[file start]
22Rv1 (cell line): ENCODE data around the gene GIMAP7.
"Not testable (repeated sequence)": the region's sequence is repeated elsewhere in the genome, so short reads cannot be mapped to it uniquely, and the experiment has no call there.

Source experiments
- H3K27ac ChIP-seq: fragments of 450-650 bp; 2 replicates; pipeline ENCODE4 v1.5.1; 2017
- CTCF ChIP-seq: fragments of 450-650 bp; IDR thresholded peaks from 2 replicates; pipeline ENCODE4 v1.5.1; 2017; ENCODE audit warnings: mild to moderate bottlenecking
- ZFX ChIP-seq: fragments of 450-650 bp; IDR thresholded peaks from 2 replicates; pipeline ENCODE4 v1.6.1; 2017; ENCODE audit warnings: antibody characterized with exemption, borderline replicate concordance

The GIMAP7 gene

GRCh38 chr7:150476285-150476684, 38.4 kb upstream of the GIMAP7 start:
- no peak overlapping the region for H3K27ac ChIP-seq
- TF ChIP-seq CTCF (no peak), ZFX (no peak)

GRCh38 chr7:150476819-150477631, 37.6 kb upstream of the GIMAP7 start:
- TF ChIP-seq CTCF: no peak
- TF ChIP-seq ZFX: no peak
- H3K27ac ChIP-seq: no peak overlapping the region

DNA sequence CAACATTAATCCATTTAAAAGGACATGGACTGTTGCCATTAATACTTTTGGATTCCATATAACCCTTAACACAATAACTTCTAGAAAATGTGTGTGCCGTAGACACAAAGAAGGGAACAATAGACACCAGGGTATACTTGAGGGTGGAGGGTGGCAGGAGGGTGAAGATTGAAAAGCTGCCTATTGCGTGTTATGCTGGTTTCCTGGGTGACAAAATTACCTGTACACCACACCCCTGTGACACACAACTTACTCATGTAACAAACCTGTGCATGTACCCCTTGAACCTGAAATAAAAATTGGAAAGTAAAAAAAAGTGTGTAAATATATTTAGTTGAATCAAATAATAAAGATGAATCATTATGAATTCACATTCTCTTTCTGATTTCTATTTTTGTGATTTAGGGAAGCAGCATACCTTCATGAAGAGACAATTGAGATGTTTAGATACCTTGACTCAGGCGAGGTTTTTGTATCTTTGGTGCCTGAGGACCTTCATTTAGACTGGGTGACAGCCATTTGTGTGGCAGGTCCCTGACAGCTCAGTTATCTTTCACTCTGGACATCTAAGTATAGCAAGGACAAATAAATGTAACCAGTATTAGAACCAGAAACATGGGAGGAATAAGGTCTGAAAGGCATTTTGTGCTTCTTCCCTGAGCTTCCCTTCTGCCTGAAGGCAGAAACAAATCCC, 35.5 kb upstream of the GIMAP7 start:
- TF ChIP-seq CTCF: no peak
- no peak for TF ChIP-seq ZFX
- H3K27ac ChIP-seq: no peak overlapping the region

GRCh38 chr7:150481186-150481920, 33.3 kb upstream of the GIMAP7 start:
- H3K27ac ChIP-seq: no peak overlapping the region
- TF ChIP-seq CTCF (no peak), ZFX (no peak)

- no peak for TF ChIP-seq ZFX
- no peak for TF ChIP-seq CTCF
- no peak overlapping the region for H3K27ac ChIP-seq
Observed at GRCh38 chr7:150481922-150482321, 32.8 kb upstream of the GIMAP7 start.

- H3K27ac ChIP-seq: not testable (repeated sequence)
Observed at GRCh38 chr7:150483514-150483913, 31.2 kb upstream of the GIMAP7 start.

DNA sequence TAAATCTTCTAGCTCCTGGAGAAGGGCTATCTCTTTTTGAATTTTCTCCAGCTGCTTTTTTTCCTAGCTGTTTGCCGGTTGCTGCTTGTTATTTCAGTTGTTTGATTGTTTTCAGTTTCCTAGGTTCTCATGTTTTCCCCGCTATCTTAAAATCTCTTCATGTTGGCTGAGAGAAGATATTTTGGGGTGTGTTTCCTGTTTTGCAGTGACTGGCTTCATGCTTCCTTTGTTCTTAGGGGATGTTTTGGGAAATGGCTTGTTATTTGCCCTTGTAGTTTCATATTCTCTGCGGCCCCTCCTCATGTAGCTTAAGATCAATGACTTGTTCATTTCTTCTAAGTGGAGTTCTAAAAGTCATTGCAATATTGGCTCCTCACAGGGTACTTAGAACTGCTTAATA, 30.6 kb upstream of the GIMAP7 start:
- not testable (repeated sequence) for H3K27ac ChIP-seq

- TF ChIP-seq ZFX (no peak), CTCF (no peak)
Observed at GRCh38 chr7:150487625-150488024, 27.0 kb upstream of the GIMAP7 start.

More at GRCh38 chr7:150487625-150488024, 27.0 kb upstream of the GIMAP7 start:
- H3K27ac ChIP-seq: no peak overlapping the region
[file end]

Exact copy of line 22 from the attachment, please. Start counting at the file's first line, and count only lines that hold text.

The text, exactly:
- no peak for TF ChIP-seq ZFX